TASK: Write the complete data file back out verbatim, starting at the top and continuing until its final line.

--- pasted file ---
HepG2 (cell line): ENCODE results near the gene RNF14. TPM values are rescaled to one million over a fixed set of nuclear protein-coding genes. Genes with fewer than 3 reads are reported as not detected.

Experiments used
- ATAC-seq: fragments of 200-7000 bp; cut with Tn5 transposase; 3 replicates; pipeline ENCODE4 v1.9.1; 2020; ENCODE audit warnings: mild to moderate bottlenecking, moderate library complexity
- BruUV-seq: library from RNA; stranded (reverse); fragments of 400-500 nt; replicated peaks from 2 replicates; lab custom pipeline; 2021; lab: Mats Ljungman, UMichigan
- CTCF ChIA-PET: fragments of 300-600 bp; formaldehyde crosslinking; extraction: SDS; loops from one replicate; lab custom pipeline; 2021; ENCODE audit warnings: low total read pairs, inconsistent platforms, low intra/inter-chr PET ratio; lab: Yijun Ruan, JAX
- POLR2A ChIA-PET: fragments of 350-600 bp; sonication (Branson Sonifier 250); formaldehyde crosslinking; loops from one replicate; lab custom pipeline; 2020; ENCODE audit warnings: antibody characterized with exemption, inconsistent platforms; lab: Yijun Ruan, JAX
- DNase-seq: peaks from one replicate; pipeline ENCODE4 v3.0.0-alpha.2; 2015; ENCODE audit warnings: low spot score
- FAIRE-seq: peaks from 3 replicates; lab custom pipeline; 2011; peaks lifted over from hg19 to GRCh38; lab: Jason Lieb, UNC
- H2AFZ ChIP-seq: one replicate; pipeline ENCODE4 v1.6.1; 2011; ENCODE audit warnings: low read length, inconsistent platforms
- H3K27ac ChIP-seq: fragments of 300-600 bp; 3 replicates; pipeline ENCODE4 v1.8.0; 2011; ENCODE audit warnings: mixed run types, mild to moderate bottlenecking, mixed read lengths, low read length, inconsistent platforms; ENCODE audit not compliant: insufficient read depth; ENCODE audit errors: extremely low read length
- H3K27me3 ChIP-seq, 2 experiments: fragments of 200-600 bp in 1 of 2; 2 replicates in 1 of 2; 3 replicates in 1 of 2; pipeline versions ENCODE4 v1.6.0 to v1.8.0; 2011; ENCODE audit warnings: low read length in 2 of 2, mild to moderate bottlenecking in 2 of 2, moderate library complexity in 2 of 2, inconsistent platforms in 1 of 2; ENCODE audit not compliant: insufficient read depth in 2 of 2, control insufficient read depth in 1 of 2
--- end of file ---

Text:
HepG2 (cell line): ENCODE results near the gene RNF14. TPM values are rescaled to one million over a fixed set of nuclear protein-coding genes. Genes with fewer than 3 reads are reported as not detected.

Experiments used
- ATAC-seq: fragments of 200-7000 bp; cut with Tn5 transposase; 3 replicates; pipeline ENCODE4 v1.9.1; 2020; ENCODE audit warnings: mild to moderate bottlenecking, moderate library complexity
- BruUV-seq: library from RNA; stranded (reverse); fragments of 400-500 nt; replicated peaks from 2 replicates; lab custom pipeline; 2021; lab: Mats Ljungman, UMichigan
- CTCF ChIA-PET: fragments of 300-600 bp; formaldehyde crosslinking; extraction: SDS; loops from one replicate; lab custom pipeline; 2021; ENCODE audit warnings: low total read pairs, inconsistent platforms, low intra/inter-chr PET ratio; lab: Yijun Ruan, JAX
- POLR2A ChIA-PET: fragments of 350-600 bp; sonication (Branson Sonifier 250); formaldehyde crosslinking; loops from one replicate; lab custom pipeline; 2020; ENCODE audit warnings: antibody characterized with exemption, inconsistent platforms; lab: Yijun Ruan, JAX
- DNase-seq: peaks from one replicate; pipeline ENCODE4 v3.0.0-alpha.2; 2015; ENCODE audit warnings: low spot score
- FAIRE-seq: peaks from 3 replicates; lab custom pipeline; 2011; peaks lifted over from hg19 to GRCh38; lab: Jason Lieb, UNC
- H2AFZ ChIP-seq: one replicate; pipeline ENCODE4 v1.6.1; 2011; ENCODE audit warnings: low read length, inconsistent platforms
- H3K27ac ChIP-seq: fragments of 300-600 bp; 3 replicates; pipeline ENCODE4 v1.8.0; 2011; ENCODE audit warnings: mixed run types, mild to moderate bottlenecking, mixed read lengths, low read length, inconsistent platforms; ENCODE audit not compliant: insufficient read depth; ENCODE audit errors: extremely low read length
- H3K27me3 ChIP-seq, 2 experiments: fragments of 200-600 bp in 1 of 2; 2 replicates in 1 of 2; 3 replicates in 1 of 2; pipeline versions ENCODE4 v1.6.0 to v1.8.0; 2011; ENCODE audit warnings: low read length in 2 of 2, mild to moderate bottlenecking in 2 of 2, moderate library complexity in 2 of 2, inconsistent platforms in 1 of 2; ENCODE audit not compliant: insufficient read depth in 2 of 2, control insufficient read depth in 1 of 2